On Saturday, Jan. 13, residents and tourists of Hawaii faced a moment of panic just after 8 AM when an emergency Alert warning of an imminent Ballistic Missile strike on the island state blared across cell phones and televisions.


Officials eventually sent a tweet that called the alert a mistake, and blaming human error — but not before 38 minutes passed with no official explanation, terrifying those in the Aloha State that an apocalyptic event was looming. With tensions between the United States and North Korea escalating over recent months, this silence was deafening to those leery of a nuclear attack.

'We will get involved'

President Trump joined local officials in refraining from tweeting or commenting on the incident for more than 24 hours. His silence was mocked by Alec Baldwin, who took to Twitter with a parody of his own.

On Monday (Jan. 15), Trump broke his silence and commended the State of Hawaii for taking total responsibility for the embarrassing mistake that sent thousands into a panic. However, he vowed that the federal government would get involved in its own investigation.

Ajit Pai, the chairman of the Federal Communications Commission, will lead the federal investigation. He called the mistake "absolutely unacceptable" in an interview with FOX News on Sunday (Jan. 14).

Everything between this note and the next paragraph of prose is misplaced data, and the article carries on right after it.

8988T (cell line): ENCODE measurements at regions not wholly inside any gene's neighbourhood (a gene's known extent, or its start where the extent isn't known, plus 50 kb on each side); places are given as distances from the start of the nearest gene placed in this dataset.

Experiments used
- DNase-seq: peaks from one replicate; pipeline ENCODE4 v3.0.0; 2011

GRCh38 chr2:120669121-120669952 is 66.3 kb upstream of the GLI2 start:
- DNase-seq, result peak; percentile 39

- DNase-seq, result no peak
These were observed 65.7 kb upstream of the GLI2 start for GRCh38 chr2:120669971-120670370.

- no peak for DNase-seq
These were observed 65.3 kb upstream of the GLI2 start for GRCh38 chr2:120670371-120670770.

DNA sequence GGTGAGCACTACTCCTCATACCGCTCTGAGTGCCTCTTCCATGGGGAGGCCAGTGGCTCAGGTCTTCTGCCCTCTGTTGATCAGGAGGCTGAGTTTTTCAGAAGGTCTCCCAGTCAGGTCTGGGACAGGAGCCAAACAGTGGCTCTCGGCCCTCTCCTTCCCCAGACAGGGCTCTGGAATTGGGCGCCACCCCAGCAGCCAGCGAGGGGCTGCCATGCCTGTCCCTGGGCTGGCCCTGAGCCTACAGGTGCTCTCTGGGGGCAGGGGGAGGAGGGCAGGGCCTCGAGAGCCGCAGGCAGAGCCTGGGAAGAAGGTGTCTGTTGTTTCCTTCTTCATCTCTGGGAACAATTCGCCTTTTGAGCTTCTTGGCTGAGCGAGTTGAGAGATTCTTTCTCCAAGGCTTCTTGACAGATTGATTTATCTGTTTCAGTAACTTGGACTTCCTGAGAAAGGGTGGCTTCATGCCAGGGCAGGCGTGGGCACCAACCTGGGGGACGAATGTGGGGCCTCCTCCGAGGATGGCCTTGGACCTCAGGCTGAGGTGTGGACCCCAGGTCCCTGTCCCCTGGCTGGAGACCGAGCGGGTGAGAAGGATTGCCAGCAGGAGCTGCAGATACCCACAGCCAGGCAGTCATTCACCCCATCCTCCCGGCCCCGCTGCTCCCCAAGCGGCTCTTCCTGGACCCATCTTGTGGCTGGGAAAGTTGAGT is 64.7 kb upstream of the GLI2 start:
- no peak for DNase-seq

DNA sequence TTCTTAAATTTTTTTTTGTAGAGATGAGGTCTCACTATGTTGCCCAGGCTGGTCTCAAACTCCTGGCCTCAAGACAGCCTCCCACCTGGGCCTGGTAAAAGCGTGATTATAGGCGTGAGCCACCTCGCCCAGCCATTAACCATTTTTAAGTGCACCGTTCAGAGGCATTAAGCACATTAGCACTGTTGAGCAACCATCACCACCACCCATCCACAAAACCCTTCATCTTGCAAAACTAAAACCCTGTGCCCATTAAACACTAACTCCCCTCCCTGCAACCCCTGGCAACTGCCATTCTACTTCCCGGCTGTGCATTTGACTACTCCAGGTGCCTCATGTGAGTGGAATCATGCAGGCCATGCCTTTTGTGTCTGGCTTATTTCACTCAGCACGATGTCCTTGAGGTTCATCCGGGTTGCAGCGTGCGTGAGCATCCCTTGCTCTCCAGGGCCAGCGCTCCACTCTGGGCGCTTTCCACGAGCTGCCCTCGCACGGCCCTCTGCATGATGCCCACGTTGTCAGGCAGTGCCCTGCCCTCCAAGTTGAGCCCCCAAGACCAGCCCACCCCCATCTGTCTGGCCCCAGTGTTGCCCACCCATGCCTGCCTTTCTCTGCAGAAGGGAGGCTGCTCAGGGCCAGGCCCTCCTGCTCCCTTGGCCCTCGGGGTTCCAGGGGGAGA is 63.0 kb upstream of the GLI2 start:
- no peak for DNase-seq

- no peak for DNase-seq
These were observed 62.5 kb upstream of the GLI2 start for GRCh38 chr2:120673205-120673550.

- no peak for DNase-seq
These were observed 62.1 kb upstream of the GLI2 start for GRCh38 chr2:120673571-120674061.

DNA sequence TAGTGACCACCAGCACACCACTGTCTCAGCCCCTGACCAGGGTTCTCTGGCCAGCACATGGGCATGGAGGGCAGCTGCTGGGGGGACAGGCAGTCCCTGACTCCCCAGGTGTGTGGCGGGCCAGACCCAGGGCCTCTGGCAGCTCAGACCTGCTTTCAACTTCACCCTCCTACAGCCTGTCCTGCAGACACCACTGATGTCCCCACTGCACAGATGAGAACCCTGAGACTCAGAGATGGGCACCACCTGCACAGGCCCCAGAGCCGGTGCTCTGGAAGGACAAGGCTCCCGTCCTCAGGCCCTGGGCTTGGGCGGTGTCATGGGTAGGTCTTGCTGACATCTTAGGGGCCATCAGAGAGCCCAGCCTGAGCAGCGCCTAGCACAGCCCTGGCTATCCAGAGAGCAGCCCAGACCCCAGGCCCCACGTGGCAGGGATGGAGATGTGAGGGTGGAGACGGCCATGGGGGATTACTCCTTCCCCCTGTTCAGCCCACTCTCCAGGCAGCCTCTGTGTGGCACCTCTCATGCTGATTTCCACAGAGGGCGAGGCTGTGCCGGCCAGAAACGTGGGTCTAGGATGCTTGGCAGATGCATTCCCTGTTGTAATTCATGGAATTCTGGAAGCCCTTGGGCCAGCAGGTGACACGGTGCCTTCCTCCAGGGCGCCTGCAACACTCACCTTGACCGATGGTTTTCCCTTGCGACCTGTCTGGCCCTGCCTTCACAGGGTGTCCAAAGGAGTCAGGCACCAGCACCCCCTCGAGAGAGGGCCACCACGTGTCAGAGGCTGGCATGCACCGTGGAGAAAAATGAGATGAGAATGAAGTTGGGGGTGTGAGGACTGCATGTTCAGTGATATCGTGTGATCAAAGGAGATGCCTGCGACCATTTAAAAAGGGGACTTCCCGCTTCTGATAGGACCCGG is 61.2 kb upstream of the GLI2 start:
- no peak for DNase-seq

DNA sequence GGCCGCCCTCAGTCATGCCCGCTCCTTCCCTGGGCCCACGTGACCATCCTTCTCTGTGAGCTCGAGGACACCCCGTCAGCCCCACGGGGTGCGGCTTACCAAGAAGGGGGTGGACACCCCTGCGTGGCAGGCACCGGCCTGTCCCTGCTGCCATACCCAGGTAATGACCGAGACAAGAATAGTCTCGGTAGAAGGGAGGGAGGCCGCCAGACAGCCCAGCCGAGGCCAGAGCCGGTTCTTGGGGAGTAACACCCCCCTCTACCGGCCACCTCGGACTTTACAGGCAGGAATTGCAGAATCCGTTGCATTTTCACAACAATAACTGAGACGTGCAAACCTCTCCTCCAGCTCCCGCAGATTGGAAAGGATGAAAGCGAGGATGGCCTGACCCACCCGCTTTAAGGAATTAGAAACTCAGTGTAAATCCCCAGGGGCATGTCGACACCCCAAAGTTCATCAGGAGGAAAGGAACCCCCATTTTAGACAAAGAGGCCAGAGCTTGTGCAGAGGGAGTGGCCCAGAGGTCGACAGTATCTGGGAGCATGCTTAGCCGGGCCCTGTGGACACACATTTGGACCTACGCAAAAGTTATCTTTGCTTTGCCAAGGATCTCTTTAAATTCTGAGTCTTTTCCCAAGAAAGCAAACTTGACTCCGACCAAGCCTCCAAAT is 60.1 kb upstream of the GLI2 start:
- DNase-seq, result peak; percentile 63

Alert system uncertainty

The delayed response to the incident by local, state, and federal officials added to the growing mystery surrounding the transmission of the false emergency alert. Military officials told NBC News that they almost immediately knew the alert was false, as it did not originate from their departments. They did not publicly comment on the alert while they investigated its source.

Vern Miyagi, the administrator of the Hawaii Emergency Management Agency, took total responsibility for the mistake. He told press outlets on Sunday that his department did not anticipate a false alarm, leading to mass confusion in his department and the ensuing delay before the alert was rescinded. He said an employee "pushed the real button instead of a test button" during a change of shift.

"Our goal is to never have this happen again," Miyagi said.

According to Miyagi's agency, corrective measures have already been implemented to improve the state's emergency response process and minimize the potential for human error, including adding a second person to the process.

As public fears of nuclear war continue to grow with an increasingly volatile relationship between the United States and North Korea, officials remain outraged over the situation and continue to call for more oversight over the emergency-response process, especially in Hawaii, where fears of a North Korean attack date back to the Obama Administration.